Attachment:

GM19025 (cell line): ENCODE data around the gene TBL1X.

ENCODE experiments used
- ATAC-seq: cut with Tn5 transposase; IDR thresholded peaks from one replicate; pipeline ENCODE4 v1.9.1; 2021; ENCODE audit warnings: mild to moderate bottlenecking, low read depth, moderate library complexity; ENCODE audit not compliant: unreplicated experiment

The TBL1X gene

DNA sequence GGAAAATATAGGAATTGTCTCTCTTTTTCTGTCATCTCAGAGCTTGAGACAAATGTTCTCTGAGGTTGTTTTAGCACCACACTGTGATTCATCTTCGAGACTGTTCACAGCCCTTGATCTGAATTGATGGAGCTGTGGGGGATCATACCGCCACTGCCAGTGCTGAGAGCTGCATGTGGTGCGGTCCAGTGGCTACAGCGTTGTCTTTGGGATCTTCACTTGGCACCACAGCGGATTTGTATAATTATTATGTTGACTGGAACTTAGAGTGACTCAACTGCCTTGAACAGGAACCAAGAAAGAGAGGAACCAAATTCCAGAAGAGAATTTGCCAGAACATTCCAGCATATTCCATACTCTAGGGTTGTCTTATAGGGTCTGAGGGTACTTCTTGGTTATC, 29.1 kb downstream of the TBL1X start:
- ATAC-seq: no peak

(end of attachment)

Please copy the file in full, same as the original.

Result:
GM19025 (cell line): ENCODE data around the gene TBL1X.

ENCODE experiments used
- ATAC-seq: cut with Tn5 transposase; IDR thresholded peaks from one replicate; pipeline ENCODE4 v1.9.1; 2021; ENCODE audit warnings: mild to moderate bottlenecking, low read depth, moderate library complexity; ENCODE audit not compliant: unreplicated experiment

The TBL1X gene

DNA sequence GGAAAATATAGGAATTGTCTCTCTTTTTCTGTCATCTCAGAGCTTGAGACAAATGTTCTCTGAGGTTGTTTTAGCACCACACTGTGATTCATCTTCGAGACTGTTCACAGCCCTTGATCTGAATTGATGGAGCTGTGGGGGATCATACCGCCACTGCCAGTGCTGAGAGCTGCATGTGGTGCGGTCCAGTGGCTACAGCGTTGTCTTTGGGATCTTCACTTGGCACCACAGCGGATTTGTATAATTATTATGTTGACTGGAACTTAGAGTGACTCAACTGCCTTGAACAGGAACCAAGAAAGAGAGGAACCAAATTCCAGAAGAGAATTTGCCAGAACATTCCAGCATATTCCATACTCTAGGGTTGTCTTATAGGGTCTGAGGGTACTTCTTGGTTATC, 29.1 kb downstream of the TBL1X start:
- ATAC-seq: no peak